For the last two years, Eurovision punters have had to contend with the return of the national juries in a 50/50 voting system with the public televote. As I wrote in my recent post analysing what kind of songs the juries go for, we know a lot more about the effects of the return of juries after the 2010 contest than we did before (although the database is still obviously a small one).
Before last year’s contest, I wrote about why I thought the public vote still mattered most. The result in 2010 gave us more evidence that this is, indeed, the case.
To briefly repeat the interesting biases within the 50/50 system that I called attention to in last year’s article: firstly, the scores from the public and the jury are added up, and if there is a tie, the public preference is put ahead. Secondly, the 12,10,8,7,6,5 gives an extra head-start to those countries guaranteed plenty of public 12s and 10s such as Turkey and Armenia. Thirdly, juries sometimes reinforce the social or cultural bias shown by televoters.
The results from the last two years add to my sense that the televote still has a greater say in determining a country’s final position than the jury vote. Georgia for example, came ninth in the televote in 2010, but fourth place in the jury vote did not lift it to finish any higher than ninth overall. The same thing happened with Russia: 11th in the televote, only 15th in the jury vote, but still 11th overall.
If we look at countries with a big disparity between a good televote score and a poor jury vote one, they were also more likely to finish closer to their televote position. In 2010, France came eighth in the televote, 22nd in the jury vote, for an overall 12th place. Serbia tenth in the televote, 21st in the jury vote, 13th overall.
The exception to this pattern of countries finishing closer to their televote placing in the overall standings seems to be an outstandingly good jury performance. In 2010, Belgium’s second with that constituency meant a sixth overall despite being only 14th in the televote. In 2009, a very strong jury vote for Iceland (placed second), the UK (third) and France (fourth), helped lift those countries easily above their lower televote placings.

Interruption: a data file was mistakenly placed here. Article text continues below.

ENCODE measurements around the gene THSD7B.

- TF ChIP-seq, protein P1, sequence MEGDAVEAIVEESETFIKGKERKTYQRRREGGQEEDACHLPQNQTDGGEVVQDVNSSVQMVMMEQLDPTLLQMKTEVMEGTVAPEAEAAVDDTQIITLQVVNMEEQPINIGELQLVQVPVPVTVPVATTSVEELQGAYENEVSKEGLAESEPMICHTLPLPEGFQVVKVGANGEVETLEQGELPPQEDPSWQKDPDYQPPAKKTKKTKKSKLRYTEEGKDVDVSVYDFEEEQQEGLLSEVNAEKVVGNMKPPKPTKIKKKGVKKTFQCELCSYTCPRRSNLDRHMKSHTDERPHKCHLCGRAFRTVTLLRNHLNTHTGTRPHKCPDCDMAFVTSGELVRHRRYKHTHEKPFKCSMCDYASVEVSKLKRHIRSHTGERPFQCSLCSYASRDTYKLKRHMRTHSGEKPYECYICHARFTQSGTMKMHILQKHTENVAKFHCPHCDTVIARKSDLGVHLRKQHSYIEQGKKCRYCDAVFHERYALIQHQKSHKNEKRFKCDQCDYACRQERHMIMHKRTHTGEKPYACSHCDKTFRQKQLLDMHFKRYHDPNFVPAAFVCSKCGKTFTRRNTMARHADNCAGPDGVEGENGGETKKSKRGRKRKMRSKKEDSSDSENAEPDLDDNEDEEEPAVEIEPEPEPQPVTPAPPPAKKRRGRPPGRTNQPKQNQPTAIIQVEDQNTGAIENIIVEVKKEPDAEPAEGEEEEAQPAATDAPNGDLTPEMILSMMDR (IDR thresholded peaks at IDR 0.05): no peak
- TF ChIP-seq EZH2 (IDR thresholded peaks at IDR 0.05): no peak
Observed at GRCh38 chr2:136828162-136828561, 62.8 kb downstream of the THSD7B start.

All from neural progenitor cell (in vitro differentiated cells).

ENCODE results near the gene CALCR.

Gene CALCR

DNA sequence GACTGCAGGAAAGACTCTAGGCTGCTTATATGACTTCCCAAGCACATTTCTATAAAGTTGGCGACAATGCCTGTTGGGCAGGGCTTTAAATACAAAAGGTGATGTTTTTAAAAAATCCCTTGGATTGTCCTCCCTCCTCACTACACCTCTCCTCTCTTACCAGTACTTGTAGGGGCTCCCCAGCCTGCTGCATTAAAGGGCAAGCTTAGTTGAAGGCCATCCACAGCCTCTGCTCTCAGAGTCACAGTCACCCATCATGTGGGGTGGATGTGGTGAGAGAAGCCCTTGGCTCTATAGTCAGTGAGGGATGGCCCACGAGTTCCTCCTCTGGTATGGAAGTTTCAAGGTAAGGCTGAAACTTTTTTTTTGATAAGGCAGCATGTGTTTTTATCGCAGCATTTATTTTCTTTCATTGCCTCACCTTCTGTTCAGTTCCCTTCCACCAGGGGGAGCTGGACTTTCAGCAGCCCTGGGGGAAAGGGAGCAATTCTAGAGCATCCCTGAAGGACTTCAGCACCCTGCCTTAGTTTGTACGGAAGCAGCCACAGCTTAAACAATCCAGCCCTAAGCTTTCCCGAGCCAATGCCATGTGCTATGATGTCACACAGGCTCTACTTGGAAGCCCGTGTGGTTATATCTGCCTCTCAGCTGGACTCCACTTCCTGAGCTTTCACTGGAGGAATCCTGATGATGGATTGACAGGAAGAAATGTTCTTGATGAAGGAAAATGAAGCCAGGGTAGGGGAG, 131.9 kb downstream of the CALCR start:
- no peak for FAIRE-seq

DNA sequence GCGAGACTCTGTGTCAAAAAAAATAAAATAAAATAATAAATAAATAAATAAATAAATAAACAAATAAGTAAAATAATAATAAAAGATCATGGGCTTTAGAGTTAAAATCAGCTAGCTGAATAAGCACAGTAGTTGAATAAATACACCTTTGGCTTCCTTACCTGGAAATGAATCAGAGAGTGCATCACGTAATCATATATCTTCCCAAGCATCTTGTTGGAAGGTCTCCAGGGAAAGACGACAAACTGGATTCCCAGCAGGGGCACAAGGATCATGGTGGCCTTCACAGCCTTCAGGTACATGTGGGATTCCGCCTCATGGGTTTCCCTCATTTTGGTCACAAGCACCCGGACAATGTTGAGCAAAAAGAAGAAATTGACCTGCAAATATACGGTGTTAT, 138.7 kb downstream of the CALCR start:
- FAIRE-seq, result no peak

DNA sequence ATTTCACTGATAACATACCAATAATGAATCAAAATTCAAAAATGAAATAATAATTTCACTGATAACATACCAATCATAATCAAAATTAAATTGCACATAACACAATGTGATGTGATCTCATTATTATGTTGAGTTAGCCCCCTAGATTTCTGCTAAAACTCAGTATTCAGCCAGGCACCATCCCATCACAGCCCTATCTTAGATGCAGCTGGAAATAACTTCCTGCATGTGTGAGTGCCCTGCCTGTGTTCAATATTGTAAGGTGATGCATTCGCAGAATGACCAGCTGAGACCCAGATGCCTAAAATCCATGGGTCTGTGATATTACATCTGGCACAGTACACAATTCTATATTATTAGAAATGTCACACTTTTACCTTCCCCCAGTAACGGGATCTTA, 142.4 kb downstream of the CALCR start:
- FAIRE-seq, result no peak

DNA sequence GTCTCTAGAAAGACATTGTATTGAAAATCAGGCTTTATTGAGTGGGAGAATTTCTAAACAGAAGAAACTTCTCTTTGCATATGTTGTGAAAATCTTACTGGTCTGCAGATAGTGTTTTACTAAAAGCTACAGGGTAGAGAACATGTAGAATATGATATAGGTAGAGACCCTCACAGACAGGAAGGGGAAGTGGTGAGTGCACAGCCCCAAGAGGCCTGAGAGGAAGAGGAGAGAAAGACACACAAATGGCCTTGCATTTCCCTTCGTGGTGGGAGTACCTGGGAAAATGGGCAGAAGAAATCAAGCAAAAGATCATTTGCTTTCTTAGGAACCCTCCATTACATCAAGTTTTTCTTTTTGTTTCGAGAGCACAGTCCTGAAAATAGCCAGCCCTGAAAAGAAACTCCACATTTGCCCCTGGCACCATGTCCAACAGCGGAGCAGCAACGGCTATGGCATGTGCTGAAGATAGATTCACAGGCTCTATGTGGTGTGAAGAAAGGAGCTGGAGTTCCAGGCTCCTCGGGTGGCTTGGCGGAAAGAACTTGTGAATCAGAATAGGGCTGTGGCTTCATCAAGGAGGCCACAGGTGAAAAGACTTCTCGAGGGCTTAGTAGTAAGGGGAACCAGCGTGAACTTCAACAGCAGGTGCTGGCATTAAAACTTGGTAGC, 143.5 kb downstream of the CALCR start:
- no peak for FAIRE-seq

Looking at the figures, one of the reasons is an interesting one I haven’t touched upon before in my previous article on this topic: the juries are proving less decisive than the televote, or in other words they are spreading their votes around more widely. Countries are more closely matched in the jury vote than in the televote.
Let’s look first at the middle of the table: last year, 126 points separated 8th and 18th positions in the televote, just 62 points was the difference with the juries. (The 2009 scoreboard showed something similar, if less pronounced – a difference of 73 points in the televote, 48 with the juries).
Interestingly, the overall winners from 2009 and 2010, Norway and Germany, both won the televote far more convincingly than the jury vote, despite neither being countries that can rely on a plethora of televoting allies. This was especially the case with Lena. She had a 70-point margin of victory in the televote, and won the jury vote by just two points.
So, for these various reasons, the juries are not having as big an impact as you might expect from what is termed a 50/50 system. Looking at the results over the last two years, you could be forgiven for thinking the televote had more weight.
It is interesting to speculate that in what looks an open race in 2011, this could particularly be the case. At this early stage, there is no standout entry that would appear likely to run away with it (though come rehearsals, I reserve the right to see if anything emerges from the pack).
Therefore, the jury voting could conceivably be even tighter than before, and neutral televoters may also spread their votes more widely. If this is the case, the destination of a friendly televote 12 or 10 is granted more importance.
In my last Top Tip Update, I wrote that punters should be aware of any changes in the line-up of nations competing compared to recent years and how this may impact upon the levels of support for various countries. Four countries are returning this year, all with their own televoting biases, and this could well play an important part in the contest – if not in deciding the winner, then potentially in the Top 4 or Top 10 market, or with regards to qualification.
I’ll be analysing the possible effects of these four countries in my next Top Tip Update.